During operation, the holes 24 each house a balancing weight 26 in the form of a screw, the dimensions of which are specified in such a way that the associated weights permit optimal balancing of the turbojet engine, to compensate for any residual imbalance. Thus, as is known to those skilled in the art, it is the length of the shank of the screws that is tailored to suit the desired mass, these screws being housed in their associated holes with the screw head directed radially outward.

Nonetheless, while this configuration does allow optimal balancing of the turbojet engine, it is not without its disadvantages. Firstly, it is found that the through-nature of the holes 24, which means that they open into the flow section 22, means that each of these holes has to be closed off using a balancing screw 26, so as to prevent any leaks of flow section toward the inside of the inlet cone 20. As a result, the substantial number of balancing screws 26 that this requirement entails, for example 36 screws, becomes extremely penalizing in terms of weight.

In addition, even when the screws 26 are in place, the exterior surface 19 bounding the flow section 22 does not have a perfect aerodynamic profile given that hollows 28 remain at the outer radial end of the weight-fixing holes, as can be clearly seen in FIGS. 1 and 2. These hollows 28, the bottoms of which consist of associated screw heads, stem essentially from the fact that the screws are arranged in the radial direction, combined with the substantially conical nature of the surface 19. With this aerodynamic profile penalized by the hollows 28, the air flow over the inlet cone is clearly not optimized. This results in drag and, as a result, in turbomachine performance losses.

In order to tackle this disadvantage proposals have been made, as is clearly evident for example from document U.S. 2005/0231052, that the annular balancing flange be positioned on the inside of the inlet cone so that its weight-fixing holes are isolated from the flow section of the turbomachine.

However, that configuration does not prove to be entirely optimized, particularly on account of the fact that this region is very cluttered.

SUMMARY OF THE INVENTION

It is therefore an object of the invention to remedy, at least in part, the abovementioned disadvantages relating to embodiments of the prior art.

To do this, a first subject of the invention is an aircraft turbomachine fan comprising a turbomachine inlet cone that has an exterior surface intended to be closely followed by a flow section of the turbomachine, a fan disk and fan blades which are mounted on said disk with which they rotate about an axis of rotation of the fan, said fan comprising an annular balancing flange that rotates as one with the fan disk about said axis of rotation and is equipped with a plurality of weight-fixing holes spaced circumferentially apart, said fan also comprising one or more balancing weights mounted fixedly on said annular balancing flange by means of one or several of said weight-fixing holes. In addition, said annular balancing flange is positioned inside said inlet cone in such a way that its weight-fixing holes are isolated from said flow section of the turbomachine. According to the invention, the fan further comprises a fan blade retaining ring for axially retaining these blades with respect to said fan disk, said retaining ring and said annular balancing flange being produced as a single piece.

Thus, the proposed invention advantageously makes it possible to reduce the overall size and weight because the same fasteners can be used to install the retaining ring and the annular balancing flange which are produced as a single piece.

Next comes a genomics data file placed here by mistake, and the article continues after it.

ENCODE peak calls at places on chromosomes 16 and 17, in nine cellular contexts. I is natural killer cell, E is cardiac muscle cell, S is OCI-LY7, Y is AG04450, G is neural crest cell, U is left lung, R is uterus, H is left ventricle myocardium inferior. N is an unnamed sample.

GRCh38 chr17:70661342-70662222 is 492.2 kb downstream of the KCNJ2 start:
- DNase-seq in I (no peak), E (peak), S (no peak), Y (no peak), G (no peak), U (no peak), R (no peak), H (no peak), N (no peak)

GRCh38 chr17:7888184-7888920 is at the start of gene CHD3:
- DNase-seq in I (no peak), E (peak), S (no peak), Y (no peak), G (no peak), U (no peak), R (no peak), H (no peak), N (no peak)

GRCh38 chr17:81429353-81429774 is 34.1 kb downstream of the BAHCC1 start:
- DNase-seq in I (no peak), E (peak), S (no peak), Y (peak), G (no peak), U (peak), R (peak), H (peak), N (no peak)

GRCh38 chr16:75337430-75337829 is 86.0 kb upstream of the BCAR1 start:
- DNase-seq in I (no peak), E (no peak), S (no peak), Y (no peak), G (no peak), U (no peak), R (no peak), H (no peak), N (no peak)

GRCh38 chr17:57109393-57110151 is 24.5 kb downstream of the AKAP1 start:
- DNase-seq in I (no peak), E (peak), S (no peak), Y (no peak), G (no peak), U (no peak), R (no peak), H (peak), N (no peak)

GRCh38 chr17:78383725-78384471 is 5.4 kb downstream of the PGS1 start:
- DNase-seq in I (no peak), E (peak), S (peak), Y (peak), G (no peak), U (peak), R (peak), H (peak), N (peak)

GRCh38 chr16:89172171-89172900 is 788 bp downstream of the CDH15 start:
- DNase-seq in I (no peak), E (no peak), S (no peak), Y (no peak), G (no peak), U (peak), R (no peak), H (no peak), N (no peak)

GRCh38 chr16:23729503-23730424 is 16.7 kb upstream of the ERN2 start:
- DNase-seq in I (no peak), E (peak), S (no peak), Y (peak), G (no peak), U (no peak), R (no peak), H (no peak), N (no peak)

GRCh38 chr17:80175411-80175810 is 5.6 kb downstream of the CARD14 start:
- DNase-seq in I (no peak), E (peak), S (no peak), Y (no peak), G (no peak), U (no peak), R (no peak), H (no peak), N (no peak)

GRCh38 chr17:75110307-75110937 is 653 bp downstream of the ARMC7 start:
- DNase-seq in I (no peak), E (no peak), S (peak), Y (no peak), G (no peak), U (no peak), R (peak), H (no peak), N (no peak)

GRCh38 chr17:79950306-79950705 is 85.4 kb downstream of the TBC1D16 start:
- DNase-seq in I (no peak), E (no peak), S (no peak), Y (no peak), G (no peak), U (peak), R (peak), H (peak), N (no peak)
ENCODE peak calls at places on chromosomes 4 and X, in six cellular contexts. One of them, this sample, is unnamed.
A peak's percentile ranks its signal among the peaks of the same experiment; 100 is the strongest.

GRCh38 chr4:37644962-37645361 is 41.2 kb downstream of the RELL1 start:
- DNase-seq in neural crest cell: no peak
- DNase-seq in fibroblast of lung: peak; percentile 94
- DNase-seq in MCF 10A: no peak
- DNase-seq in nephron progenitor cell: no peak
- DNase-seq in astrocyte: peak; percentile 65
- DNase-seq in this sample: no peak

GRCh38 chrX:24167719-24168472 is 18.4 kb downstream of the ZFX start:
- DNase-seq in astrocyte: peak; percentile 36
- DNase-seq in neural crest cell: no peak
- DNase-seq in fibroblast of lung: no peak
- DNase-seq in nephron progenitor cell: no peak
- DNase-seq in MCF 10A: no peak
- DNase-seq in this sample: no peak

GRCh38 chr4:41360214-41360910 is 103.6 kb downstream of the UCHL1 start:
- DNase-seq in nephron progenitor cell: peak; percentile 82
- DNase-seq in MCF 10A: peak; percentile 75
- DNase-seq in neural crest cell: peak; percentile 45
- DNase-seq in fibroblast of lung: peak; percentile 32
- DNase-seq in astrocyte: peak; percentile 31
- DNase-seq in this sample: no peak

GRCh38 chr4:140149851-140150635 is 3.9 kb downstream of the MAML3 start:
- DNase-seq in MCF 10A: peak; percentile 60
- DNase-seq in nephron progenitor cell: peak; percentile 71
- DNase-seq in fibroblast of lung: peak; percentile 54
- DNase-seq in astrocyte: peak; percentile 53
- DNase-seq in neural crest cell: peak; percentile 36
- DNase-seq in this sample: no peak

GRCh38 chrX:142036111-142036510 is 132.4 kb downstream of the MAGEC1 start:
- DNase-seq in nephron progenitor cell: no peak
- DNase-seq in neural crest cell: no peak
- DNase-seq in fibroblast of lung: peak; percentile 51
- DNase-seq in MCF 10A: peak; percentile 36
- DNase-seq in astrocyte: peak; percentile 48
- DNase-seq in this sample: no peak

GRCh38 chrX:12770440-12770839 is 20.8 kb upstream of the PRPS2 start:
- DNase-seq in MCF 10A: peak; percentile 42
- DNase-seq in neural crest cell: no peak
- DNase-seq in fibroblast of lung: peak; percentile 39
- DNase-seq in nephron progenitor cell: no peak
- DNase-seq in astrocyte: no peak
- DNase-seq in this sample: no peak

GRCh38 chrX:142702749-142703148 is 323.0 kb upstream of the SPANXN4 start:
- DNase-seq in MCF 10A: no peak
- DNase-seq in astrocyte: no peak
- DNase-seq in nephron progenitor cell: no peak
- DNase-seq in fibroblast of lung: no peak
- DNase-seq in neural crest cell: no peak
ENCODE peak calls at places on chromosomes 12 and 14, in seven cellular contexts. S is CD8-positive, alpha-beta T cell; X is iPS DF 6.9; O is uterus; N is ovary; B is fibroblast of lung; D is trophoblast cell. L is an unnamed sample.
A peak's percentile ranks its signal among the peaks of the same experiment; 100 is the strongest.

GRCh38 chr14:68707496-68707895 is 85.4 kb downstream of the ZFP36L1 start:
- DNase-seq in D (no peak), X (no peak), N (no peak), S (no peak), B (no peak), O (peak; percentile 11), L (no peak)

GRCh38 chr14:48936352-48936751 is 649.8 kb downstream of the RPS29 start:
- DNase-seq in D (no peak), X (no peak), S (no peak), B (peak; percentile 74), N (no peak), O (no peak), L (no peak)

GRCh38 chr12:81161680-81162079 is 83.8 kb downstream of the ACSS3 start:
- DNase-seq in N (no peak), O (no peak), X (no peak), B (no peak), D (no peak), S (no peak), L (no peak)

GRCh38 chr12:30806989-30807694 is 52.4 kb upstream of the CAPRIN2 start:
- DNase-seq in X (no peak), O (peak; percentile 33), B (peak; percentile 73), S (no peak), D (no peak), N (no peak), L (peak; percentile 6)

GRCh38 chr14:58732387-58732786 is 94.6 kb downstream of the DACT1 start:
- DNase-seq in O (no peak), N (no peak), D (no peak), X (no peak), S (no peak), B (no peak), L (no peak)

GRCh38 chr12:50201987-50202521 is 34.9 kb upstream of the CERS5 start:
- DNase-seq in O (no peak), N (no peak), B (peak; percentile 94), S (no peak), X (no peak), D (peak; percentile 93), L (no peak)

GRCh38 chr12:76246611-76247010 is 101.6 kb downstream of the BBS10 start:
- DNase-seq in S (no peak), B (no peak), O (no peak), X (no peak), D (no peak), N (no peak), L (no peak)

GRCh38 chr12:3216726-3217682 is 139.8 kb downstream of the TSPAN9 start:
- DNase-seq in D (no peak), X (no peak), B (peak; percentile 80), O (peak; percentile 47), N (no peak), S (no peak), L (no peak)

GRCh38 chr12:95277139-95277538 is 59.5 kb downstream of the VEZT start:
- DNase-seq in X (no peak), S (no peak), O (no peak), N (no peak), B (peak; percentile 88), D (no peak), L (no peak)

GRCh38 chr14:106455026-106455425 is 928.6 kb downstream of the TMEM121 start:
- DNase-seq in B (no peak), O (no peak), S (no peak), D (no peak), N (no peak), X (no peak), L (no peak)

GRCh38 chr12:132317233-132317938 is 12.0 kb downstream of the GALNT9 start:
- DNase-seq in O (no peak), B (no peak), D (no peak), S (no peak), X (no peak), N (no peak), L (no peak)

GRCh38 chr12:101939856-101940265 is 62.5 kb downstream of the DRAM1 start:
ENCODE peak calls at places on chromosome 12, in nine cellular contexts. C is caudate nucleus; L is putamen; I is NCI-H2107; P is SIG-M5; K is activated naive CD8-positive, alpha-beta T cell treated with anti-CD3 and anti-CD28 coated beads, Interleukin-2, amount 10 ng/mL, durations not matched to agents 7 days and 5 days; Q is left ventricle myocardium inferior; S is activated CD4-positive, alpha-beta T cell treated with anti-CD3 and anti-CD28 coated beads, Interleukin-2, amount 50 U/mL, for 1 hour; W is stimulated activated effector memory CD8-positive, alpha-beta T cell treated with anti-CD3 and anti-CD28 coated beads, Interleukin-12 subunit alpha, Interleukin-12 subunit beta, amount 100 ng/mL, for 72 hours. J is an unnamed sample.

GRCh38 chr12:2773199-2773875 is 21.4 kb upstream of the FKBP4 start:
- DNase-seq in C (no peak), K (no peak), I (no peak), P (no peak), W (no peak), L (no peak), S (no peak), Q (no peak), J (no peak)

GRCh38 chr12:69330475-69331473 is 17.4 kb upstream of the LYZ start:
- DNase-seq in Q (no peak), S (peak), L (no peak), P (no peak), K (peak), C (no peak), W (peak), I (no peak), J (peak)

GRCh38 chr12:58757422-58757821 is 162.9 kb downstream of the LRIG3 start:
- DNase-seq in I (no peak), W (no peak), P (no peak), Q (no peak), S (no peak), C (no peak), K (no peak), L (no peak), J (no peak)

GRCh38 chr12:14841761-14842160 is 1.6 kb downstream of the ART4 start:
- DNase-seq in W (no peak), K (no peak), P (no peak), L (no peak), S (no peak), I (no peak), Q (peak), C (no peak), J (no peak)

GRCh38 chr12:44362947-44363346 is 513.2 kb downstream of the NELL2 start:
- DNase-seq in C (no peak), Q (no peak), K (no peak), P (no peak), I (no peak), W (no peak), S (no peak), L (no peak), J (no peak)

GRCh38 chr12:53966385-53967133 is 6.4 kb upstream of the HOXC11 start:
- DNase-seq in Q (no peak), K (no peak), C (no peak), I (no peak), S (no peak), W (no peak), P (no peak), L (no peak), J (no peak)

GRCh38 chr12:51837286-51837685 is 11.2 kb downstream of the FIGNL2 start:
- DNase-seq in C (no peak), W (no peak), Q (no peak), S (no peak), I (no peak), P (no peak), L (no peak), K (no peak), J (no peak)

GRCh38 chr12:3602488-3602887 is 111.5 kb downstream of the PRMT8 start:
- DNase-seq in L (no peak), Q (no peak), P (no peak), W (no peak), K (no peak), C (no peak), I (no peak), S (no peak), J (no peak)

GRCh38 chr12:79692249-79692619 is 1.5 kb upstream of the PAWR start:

In addition, in this case, the ring may possibly be designed to form a downstream part of said inlet cone. An alternative might of course be to contrive for the single piece that forms the ring and the flange to be situated entirely on the inside of the cone, and therefore hidden from the flow section of the turbomachine by this cone.

Furthermore, in the fan according to the invention, the balance weight-fixing holes no longer open into the turbomachine flow section because the annular balancing flange bearing these holes is surrounded by the inlet cone that defines the flow section. In other words, the cone lies radially on the outside of the balance fixing holes, the latter therefore being concealed from the flow section by the exterior surface of the cone.

Thus, the fact that the weight-fixing holes are concealed by the inlet cone rather than provided thereon, advantageously means that the exterior surface defining the flow section no longer has the weight housing hollows described above in relation to embodiments of the prior art. Air flow over the inlet cone is therefore optimized, this on the whole leading to a reduction in drag and therefore to an increase in turbomachine performance.

In addition, the fact that the weight-fixing holes provided do not open into the flow section means that there is no longer any need to house a weight in each hole. As a result, it is possible, or even preferable, to culminate in a balancing operation that anticipates fitting weights in just some of the holes provided for this, thus advantageously leading to an appreciable reduction in the weight of the balancing system and of the fan incorporating this system.

In this respect, provision is preferably made that, in operation, at least one of said weight-fixing holes, and more preferably still, a plurality of these same holes, are left clear.

As a preference, said annular balancing flange is fixedly attached to said fan disk, although it could be attached to any other part of the rotary assembly of the fan without departing from the scope of the invention.

It should be noted that said inlet cone extends in the downstream direction as far as said fan blades, in one or more parts. For example, it is possible to produce the inlet cone as an upstream part starting from the vertex of the cone and a downstream part adjacent to the fan blades, the benefit then lying in the possibility of optimizing these parts independently, for example to suit the levels of mechanical/thermal stress that these parts are liable to encounter.